In another aspect of the preferred embodiment of the present invention, a system for intercepting user exist interfaces in IMS programs includes an IMS system server and a user computer communicating therewith. An interface routine and an interception routine reside in the IMS system server. The interface routine and the interception routine include logic means for communicating between the interface routine and the interception routine to resolve name ambiguity and enable simultaneous use of a single exit by plural users.

In still another aspect of the preferred embodiment of the present invention, a computer program device for intercepting user exit interfaces in IMS programs includes logic means for communicating between an interception routine and an interface routine to resolve name ambiguity and enable simultaneous use of a single exit by plural users.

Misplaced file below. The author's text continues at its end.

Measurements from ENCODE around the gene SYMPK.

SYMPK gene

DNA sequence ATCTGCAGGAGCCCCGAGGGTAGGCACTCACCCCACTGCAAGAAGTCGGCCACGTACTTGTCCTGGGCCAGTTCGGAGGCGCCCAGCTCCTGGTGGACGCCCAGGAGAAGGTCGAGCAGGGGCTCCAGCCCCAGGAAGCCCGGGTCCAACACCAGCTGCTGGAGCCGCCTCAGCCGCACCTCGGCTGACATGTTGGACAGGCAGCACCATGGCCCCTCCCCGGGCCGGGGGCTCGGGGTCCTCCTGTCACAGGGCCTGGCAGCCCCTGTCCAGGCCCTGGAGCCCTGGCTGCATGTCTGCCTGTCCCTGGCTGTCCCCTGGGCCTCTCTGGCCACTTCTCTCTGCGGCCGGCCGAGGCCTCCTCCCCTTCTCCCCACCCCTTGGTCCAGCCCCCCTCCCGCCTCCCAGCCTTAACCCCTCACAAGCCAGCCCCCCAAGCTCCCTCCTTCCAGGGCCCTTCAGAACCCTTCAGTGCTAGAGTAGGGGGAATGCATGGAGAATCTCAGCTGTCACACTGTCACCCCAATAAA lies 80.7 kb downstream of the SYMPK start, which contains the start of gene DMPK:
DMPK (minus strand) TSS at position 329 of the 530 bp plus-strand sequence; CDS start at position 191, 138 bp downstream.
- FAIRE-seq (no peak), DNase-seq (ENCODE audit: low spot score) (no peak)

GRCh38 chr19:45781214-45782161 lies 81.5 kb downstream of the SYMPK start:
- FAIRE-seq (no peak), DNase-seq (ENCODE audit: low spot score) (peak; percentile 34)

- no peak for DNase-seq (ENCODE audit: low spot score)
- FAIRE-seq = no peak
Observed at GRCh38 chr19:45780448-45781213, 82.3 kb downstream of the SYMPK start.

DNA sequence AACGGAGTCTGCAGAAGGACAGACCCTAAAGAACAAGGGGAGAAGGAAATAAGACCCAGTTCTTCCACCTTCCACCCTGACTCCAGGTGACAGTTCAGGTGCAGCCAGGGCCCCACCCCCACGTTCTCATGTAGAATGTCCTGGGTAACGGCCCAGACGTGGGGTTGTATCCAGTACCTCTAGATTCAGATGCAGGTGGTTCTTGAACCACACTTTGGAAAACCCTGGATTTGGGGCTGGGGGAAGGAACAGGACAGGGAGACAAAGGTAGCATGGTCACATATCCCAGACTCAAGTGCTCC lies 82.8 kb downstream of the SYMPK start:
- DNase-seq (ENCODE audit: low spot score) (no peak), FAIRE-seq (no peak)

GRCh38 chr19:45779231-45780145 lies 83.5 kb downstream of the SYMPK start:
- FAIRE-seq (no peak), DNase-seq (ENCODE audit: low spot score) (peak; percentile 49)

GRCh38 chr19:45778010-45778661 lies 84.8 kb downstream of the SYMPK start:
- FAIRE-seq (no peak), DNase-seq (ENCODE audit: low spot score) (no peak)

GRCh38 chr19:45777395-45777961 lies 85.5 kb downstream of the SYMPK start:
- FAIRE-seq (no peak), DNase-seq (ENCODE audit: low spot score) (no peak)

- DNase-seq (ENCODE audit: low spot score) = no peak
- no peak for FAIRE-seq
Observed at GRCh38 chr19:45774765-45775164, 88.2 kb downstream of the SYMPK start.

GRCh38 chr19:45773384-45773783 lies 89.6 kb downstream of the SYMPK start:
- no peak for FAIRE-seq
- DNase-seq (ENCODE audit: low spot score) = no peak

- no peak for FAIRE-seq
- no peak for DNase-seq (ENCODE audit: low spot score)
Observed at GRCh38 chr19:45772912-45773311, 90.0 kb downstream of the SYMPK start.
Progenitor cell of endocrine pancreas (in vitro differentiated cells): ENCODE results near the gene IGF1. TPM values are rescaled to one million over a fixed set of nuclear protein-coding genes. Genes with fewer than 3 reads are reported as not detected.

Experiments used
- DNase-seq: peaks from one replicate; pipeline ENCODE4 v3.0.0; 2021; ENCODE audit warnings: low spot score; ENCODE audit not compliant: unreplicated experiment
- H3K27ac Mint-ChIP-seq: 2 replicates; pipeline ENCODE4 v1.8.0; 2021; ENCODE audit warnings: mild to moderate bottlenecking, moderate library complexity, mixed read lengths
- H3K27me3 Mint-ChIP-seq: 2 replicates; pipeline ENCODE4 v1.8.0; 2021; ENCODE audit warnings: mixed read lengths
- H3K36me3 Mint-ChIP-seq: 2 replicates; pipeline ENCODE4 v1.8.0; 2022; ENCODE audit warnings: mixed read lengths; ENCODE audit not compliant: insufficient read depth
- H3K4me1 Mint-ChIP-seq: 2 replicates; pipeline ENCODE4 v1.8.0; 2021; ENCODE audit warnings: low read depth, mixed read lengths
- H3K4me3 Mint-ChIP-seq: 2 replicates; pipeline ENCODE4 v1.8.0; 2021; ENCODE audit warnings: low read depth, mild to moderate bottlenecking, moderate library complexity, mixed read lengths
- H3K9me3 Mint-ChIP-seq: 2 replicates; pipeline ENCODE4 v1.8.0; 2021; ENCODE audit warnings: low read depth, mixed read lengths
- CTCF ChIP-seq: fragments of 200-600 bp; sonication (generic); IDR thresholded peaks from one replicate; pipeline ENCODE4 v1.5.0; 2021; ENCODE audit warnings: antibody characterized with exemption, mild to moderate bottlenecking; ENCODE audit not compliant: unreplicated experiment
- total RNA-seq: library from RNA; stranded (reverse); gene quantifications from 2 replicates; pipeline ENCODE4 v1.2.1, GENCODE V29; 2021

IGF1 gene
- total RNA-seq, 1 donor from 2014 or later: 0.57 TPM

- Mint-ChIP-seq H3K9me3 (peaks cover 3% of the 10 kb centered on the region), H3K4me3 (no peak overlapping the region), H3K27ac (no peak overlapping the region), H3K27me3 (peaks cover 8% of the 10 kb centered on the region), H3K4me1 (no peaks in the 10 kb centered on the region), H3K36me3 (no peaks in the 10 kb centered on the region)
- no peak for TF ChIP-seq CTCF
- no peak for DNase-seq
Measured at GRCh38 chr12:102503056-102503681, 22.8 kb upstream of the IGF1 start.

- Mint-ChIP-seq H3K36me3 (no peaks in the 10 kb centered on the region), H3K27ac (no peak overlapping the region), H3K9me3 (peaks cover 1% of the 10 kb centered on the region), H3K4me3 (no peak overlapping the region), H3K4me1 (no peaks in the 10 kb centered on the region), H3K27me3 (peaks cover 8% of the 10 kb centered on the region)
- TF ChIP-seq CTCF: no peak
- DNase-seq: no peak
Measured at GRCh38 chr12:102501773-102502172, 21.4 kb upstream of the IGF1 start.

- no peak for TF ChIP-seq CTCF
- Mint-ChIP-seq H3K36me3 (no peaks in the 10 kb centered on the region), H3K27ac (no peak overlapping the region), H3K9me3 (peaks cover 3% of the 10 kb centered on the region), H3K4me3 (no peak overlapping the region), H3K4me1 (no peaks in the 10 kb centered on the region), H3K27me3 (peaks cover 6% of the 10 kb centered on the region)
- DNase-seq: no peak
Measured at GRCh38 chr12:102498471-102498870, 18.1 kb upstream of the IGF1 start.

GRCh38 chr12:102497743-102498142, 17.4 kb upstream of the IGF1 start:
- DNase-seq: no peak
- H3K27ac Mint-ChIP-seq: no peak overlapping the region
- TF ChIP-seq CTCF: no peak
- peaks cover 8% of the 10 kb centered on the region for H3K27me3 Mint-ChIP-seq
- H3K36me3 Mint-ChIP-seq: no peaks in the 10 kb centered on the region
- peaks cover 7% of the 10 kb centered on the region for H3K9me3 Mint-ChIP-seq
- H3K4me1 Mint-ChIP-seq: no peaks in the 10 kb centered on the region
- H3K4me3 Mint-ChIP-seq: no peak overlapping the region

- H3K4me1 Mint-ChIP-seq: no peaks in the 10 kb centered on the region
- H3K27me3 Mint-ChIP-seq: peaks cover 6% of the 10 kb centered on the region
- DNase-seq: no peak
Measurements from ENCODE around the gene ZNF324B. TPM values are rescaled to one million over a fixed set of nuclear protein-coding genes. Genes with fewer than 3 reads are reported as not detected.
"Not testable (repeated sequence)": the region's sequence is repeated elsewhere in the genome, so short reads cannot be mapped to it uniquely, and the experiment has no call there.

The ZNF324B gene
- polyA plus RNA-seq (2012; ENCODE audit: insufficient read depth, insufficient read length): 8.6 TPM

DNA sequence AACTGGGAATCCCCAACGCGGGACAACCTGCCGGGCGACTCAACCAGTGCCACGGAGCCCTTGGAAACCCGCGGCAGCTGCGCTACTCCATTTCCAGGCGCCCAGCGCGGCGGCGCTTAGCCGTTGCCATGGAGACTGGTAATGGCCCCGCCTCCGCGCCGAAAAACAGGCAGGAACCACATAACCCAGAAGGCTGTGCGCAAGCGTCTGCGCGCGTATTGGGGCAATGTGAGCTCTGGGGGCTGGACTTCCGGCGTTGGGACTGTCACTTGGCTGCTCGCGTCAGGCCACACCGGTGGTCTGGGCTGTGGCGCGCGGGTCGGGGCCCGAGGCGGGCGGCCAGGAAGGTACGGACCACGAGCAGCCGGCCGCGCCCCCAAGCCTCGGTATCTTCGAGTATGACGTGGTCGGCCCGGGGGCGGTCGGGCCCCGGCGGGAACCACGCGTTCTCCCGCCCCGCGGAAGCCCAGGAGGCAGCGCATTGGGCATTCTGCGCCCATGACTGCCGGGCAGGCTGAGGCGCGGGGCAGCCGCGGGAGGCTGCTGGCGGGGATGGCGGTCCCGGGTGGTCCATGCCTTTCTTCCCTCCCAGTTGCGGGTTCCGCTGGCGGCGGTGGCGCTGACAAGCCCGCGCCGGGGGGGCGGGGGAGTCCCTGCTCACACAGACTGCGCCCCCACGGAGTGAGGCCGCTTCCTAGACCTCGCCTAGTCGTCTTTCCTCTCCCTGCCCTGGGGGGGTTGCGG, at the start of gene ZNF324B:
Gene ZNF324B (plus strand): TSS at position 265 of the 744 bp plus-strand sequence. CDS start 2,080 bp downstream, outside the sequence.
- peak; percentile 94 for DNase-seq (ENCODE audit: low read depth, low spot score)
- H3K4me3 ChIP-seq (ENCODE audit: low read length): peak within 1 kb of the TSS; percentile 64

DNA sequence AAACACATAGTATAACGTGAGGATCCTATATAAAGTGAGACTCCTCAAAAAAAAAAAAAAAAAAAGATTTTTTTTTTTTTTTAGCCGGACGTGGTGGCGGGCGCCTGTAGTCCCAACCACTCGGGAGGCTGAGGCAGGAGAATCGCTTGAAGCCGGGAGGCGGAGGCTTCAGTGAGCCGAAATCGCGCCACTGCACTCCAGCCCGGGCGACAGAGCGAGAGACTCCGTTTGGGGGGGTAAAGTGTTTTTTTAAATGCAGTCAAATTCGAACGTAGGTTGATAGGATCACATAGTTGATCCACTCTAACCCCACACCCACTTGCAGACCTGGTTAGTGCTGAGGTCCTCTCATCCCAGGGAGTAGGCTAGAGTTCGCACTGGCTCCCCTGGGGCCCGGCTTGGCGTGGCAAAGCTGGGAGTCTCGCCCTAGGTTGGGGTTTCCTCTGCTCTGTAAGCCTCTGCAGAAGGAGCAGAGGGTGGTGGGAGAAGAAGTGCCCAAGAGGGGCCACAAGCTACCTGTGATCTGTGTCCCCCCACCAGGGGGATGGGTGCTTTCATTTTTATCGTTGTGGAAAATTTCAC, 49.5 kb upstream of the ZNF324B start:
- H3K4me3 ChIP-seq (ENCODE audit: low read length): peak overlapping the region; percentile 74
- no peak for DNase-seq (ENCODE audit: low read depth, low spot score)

BRIEF DESCRIPTION OF THE DRAWINGS

The preferred embodiment of the present invention will now be described, by way of example, with reference to the accompanying drawings, in which:

FIG. 1 is a block diagram representing the present invention;

FIG. 2 is a flow chart of the operating logic of the present invention; and

FIG. 3 is a flow chart of the operating logic of the present invention.

DESCRIPTION OF AN EMBODIMENT OF THE INVENTION